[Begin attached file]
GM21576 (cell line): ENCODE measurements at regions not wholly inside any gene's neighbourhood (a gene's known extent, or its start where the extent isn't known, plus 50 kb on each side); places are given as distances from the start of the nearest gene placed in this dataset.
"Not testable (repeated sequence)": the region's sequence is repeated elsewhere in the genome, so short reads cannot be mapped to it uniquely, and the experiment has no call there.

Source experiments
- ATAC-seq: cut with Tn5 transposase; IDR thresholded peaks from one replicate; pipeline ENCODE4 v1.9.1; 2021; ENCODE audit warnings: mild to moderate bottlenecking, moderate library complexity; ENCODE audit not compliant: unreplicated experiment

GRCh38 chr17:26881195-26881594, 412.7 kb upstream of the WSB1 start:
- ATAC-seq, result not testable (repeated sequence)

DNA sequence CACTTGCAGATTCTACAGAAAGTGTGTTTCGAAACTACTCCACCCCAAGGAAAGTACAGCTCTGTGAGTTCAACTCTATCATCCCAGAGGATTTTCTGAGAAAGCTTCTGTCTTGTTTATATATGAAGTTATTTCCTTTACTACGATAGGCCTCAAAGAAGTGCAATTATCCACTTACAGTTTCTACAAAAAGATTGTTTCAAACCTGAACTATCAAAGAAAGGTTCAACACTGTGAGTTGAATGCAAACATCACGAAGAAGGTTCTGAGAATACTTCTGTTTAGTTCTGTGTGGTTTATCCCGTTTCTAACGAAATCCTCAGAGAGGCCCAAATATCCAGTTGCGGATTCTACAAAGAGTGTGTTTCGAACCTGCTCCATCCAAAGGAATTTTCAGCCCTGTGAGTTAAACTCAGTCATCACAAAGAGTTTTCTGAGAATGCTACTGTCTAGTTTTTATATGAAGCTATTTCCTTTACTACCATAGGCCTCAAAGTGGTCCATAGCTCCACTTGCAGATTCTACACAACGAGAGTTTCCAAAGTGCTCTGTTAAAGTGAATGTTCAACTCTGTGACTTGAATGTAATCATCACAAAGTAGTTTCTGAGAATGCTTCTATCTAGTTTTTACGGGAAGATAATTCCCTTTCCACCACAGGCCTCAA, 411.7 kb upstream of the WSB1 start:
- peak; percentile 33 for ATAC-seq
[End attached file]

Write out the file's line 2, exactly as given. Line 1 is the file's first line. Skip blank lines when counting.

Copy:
"Not testable (repeated sequence)": the region's sequence is repeated elsewhere in the genome, so short reads cannot be mapped to it uniquely, and the experiment has no call there.